The Season of Lent is a season of testing. The Lord tests us, in order to make us stronger in our faith, and draw us closer to Him. The number forty (40) in Scripture has always been symbolic of testing or trial. Think of Israel’s forty years in the wilderness, or Our Lord’s forty days in the desert of Judea. So this forty day Lenten season is a time for testing for us – each year.
And it’s a time of testing because we are tasked to call to mind our sins and repent, to call of God for His mercy, to recognize in a profound way that God is God and we are not. Much as we like to have control over our lives, there comes a point in which we must surrender to God and His loving will for our lives.
So far, this Lent, we have been called by the Gospel readings to acknowledge our sinfulness and repent, to turn back to the Lord before it’s too late. This is especially so if you’ve followed the daily Mass readings. And so we may weary of this message, or we may despair of God’s tender mercy.
We read in our Second Reading from St. Paul’s letter to the Romans, how we are still loved by God, even in our sinfulness. That does not mean that God ignores our sins, nor does He condone our sinful actions or lifestyles. But He loves us so much that He does not want us to wallow in our sins. So He sent His only Son to die for our sins, and thereby to release us from the slavery to sin.
St. Paul tells us that not only have we been given the great gift of Grace (the Greek word for grace literally means ‘gift’), but it is a Grace that is a sort of state of life, or realm. It is the “grace in which we stand”. That is why the Church speaks of being in a “state of grace”. So this is a gift of salvation, wrought for us by the saving death of Christ on the cross. And our participation in that One Sacrifice will result in our participation in the glory of the resurrection.
There is a piece of this reading that the Lectionary skips over:
“More than that,” St. Paul tells us, “we rejoice in our sufferings, knowing that suffering produces endurance, and endurance produces character, and character produces hope … “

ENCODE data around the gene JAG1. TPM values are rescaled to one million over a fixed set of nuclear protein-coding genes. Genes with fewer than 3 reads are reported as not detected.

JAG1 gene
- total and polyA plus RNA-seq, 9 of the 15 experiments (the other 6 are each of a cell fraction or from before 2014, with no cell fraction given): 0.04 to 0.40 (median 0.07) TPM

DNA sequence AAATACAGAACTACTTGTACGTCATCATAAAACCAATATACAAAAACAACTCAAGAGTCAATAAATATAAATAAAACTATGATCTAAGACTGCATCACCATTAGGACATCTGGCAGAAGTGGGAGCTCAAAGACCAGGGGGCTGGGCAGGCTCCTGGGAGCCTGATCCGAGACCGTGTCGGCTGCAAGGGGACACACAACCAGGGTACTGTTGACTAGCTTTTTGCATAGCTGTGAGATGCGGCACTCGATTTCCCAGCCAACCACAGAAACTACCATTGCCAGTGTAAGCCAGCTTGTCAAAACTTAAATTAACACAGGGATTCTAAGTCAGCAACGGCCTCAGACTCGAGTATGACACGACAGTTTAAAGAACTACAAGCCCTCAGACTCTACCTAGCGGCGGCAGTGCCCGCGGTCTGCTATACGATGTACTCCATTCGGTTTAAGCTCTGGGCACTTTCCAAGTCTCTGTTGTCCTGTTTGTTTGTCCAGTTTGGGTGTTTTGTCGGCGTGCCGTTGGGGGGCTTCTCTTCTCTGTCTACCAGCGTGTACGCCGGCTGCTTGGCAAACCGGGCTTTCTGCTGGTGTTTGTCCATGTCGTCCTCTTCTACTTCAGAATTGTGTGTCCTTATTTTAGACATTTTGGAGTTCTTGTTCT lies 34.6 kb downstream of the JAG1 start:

How can we rejoice in our sufferings? It is not natural for us to rejoice in suffering, but St. Paul gives us a different perspective: that suffering produces endurance. Have you ever heard that “whatever does not kill me will make me stronger”? That is what St. Paul is talking about here. Our suffering strengthens that character that we have already been stamped with. The Greek word for character refers to a stamp that leaves its image imprinted in melted wax. In the same way, through Baptism and Confirmation, God has set His seal upon us, His character, and through our perseverance in suffering, that character, that stamp of God upon us is strengthened.
This season of Lent, this year in particular, has been augmented by the current virus pandemic. It seems to have thrown people into a panic. But perhaps, is god trying to get our attention through this crisis? Not by way of chastisement, but a Lenten opportunity to enter into silent prayer. Perhaps this period of social isolation is a good opportunity to slow down and listen for that “still small voice” of the Lord, consoling us, letting us know that He is still here, that He is still nearer that we could have ever thought possible.
Perhaps this is the right time to shut down all the distractions and listen for God’s “still small voice”. Instead of one more YouTube video, or one more night in front of the news, maybe enter into prayer and in the silence, listen for God’s voice calling to you.